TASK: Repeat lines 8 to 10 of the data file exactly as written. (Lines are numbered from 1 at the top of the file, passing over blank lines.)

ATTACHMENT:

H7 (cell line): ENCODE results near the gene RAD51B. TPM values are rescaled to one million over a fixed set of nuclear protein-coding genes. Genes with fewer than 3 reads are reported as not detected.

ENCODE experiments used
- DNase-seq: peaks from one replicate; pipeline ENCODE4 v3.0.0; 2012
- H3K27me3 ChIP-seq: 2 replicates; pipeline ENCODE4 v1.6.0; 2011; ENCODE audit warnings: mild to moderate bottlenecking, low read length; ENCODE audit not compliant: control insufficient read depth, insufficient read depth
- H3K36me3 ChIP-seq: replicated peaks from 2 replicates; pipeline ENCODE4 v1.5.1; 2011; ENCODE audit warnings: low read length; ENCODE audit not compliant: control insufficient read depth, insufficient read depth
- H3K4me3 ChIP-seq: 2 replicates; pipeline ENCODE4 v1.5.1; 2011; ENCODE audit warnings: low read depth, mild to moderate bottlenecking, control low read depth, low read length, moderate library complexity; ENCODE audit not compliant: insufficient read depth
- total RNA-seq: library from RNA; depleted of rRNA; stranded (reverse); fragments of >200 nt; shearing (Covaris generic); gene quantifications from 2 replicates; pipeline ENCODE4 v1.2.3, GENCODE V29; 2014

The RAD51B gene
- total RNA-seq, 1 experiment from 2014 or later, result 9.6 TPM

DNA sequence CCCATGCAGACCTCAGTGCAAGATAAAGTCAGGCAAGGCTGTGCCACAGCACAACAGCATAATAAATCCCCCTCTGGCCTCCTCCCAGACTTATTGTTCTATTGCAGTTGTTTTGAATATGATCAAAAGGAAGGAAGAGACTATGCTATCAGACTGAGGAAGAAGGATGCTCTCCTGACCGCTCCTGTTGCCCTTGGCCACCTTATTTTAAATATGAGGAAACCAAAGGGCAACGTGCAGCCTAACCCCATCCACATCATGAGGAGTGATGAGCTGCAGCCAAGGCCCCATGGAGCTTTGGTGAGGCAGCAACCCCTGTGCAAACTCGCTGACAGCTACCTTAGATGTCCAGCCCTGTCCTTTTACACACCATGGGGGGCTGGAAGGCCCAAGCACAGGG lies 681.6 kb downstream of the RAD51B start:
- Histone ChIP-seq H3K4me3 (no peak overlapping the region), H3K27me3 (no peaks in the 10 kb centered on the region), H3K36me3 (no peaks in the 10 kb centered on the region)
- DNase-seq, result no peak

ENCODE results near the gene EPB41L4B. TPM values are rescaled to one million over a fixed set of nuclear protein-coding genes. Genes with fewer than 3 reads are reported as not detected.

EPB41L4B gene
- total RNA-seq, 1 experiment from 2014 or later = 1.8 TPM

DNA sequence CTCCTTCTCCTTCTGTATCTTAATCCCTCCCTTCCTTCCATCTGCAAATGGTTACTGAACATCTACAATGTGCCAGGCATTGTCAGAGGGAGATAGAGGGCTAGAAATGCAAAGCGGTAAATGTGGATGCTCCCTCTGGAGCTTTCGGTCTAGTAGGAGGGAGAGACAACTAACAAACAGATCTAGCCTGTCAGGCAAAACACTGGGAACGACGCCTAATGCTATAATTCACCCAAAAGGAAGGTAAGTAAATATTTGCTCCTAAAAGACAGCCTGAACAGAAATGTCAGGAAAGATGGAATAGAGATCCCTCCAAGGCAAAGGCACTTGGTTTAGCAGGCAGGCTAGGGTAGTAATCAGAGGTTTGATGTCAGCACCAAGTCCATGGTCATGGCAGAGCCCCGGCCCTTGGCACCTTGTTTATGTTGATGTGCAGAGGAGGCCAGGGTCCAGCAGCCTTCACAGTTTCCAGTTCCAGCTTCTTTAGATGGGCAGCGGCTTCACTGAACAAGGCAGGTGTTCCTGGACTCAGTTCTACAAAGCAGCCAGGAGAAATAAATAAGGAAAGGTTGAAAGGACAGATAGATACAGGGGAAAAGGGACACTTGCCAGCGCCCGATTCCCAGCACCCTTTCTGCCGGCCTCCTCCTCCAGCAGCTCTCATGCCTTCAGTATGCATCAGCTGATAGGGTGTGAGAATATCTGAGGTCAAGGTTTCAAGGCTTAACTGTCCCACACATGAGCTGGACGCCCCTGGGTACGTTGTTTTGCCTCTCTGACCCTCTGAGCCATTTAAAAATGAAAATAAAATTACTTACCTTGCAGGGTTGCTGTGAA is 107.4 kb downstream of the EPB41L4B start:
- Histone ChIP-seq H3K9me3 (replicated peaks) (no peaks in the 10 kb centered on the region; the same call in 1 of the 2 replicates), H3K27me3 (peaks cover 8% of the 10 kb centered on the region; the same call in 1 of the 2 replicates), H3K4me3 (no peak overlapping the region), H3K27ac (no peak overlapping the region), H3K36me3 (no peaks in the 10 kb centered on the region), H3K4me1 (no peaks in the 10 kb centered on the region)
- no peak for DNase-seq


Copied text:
The RAD51B gene
- total RNA-seq, 1 experiment from 2014 or later, result 9.6 TPM

DNA sequence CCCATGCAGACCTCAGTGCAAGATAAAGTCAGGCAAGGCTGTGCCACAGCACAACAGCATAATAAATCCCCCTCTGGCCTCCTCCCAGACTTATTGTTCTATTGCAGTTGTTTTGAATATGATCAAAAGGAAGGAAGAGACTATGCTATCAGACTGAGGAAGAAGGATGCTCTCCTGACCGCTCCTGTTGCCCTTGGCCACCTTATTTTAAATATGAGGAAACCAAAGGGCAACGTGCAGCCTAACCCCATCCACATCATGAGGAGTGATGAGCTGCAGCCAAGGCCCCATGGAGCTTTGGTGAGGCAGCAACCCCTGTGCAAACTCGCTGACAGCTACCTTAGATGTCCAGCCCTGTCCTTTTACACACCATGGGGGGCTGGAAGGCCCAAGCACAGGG lies 681.6 kb downstream of the RAD51B start: